Jesus as a baby was born in a manger he was wrapped in swaddling clothes. In death his birth is mirrored back to us. Why?

So we can feel how much Jesus feels is. His first and last moments are human, intensely human. Full of passion: emotions.

Jesus loved his earthly life. He always shall as he loves us fully, completely. His life,

true, true death.

questioning Jesus, Mark 15, ‘a better resurrection’

17 Sep

How can I, or anyone, face sufferings and death; betrayals and despairs; defeat and sadness?

One Easter Sunday Tim Keller taught on ‘a better resurrection.’ He used Hebrews 11 as his text.

The first time I heard Tim teach in person it was in a men’s Bible study on faithful men. He spoke that night to approximately two dozen men in the basement of a Seven Day Adventist Church. One verse, ESV: “By faith Noah, being warned by God concerning events as yet unseen, in reverent fear constructed an ark for the saving of his household. By this he condemned the world and became an heir of the righteousness that comes by faith.”

Tim spoke about ‘holy fear,’ and how this type of holiness leads to faith. Tim’s essential point: faith is trusting when in a deep fear.

He took questions after his teaching and I asked, how did you know moving to NYC to plant Redeemer Presbyterian Church was the right move, God’s will. How did he know? Three boys; leaving a tenure teaching profession. How did he know? How did Noah know? NYC is a graveyard for church planters.

Tim replied, I visited NYC; then we came again Kathy and I, without the kids; we prayed with close friends and sort counsel, but, bottom line?

Romans 8. We trusted that all things, all work together for good for those who trust God. We trusted that even if we failed that God had something better for us.

A better resurrection in the midst of failure.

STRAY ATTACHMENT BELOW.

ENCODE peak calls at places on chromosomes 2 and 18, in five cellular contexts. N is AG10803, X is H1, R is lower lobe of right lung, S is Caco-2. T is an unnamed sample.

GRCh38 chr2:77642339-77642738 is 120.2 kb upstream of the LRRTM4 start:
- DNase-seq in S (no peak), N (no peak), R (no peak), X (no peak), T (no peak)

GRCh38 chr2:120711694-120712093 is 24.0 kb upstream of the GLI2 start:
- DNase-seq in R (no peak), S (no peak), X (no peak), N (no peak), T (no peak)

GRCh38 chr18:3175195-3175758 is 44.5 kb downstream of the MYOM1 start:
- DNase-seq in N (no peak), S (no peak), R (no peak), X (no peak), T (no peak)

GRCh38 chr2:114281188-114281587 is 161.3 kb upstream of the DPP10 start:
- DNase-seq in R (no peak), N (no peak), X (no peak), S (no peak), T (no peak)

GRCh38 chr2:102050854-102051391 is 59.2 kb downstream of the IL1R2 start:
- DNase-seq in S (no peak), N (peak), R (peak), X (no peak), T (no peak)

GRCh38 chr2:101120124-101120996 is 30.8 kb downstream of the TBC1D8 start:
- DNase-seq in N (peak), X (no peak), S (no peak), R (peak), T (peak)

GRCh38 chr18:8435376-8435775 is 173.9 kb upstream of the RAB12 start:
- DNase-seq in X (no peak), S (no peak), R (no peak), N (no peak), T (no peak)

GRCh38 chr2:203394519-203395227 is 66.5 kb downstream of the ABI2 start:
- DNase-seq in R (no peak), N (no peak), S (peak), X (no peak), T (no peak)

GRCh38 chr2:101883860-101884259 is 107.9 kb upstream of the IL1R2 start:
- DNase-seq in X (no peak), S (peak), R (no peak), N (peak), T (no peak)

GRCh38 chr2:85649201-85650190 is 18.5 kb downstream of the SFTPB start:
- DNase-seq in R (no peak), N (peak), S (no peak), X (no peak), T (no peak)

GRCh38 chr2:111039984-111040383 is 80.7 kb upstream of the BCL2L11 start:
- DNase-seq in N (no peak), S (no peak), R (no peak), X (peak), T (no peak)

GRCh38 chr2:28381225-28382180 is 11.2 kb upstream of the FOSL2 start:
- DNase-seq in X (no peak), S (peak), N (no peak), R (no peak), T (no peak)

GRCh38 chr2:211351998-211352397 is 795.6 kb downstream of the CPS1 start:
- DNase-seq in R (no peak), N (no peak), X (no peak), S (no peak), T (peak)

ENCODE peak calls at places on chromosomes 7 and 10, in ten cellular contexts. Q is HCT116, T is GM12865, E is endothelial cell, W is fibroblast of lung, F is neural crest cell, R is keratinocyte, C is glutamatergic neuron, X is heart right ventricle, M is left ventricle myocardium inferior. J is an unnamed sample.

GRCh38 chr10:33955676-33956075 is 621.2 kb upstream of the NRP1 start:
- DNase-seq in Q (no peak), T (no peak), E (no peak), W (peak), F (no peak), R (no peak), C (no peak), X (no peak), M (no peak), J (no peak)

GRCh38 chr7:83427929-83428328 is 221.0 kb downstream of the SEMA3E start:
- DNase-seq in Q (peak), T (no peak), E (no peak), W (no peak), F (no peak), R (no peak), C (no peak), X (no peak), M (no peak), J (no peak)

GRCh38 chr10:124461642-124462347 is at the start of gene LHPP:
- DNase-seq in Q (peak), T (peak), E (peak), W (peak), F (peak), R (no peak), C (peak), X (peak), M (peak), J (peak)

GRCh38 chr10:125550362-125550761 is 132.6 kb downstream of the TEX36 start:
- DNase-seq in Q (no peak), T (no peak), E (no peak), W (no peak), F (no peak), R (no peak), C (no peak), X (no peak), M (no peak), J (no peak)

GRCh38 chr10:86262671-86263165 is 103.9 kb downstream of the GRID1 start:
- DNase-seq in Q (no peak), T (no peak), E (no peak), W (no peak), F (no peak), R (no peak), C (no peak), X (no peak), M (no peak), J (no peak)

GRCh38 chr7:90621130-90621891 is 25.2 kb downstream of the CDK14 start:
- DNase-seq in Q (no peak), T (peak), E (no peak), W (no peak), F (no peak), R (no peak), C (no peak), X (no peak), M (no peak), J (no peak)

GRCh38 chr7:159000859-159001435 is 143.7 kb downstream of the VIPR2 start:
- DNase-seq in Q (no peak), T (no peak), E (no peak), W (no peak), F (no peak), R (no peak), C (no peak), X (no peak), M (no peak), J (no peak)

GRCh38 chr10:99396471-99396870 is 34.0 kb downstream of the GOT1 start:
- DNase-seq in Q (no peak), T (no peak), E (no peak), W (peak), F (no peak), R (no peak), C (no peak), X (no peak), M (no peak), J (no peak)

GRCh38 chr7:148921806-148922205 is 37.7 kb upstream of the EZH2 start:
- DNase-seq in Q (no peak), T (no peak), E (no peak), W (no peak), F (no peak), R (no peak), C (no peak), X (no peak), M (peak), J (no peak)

And that is what the Father had in mind for us as his only son passed to death on the cross: a better, eternal resurrection. Hebrews 11,

By faith the people passed through the Red Sea as on dry land; but when the Egyptians tried to do so, they were drowned.
30 By faith the walls of Jericho fell, after the army had marched around them for seven days.
31 By faith the prostitute Rahab, because she welcomed the spies, was not killed with those who were disobedient.
32 And what more shall I say? I do not have time to tell about Gideon, Barak, Samson and Jephthah, about David and Samuel and the prophets, 33 who through faith conquered kingdoms, administered justice, and gained what was promised; who shut the mouths of lions, 34 quenched the fury of the flames, and escaped the edge of the sword; whose weakness was turned to strength; and who became powerful in battle and routed foreign armies. 35 Women received back their dead, raised to life again. There were others who were tortured, refusing to be released so that they might gain an even better resurrection. 36 Some faced jeers and flogging, and even chains and imprisonment. 37 They were put to death by stoning; they were sawed in two; they were killed by the sword. They went about in sheepskins and goatskins, destitute, persecuted and mistreated— 38 the world was not worthy of them. They wandered in deserts and mountains, living in caves and in holes in the ground.
39 These were all commended for their faith, yet none of them received what had been promised, 40 since God had planned something better for us so that only together with us would they be made perfect.

Together, band – aided together, we are made perfect with Jesus.

We are becoming perfections. How?

By the perfect resurrection of trusting, faithfully trusting, our Father, even as we are being crucified, abandoned.

resurrections are coming.

questioning Jesus, Mark 15 – ‘my God my God, why have you abandon me?’

16 Sep

Last night, 15 September, I was speaking to a dearly, dearly loved brother in Jesus on the phone. Adam asked me as we were studying Mark 7, why are some people hear, like during this virus, and others not?

Three studies for figures at the base of a crucifixion by Francis Bacon

This question is akin to: why is there sufferings, deaths ? why am I healed and not another? why ..?

Why is the hardest( with ‘how’ ) question to answer. There is no yes or no with why. No simple sentence.
Why deserve, need, long and deep thought; complex and draft and designed paragraphs not a sentence or a word.

Jesus asks his Father here not to do something, a request, as, Father, remove this cup if possible? No. This is a different type of question, a prayer filled ‘why’.
Jesus doesn’t need a rescue. He is the rescuer. And Jesus knows why he is abandoned by God and friends; by disciples and the crowd; by us.

He is abandoned so that when I am abandoned my friends and family; by daughters and son; by unfaithful loves, I will know and know deeply that he knows how I feel because he felt similar emotions. He was abandoned.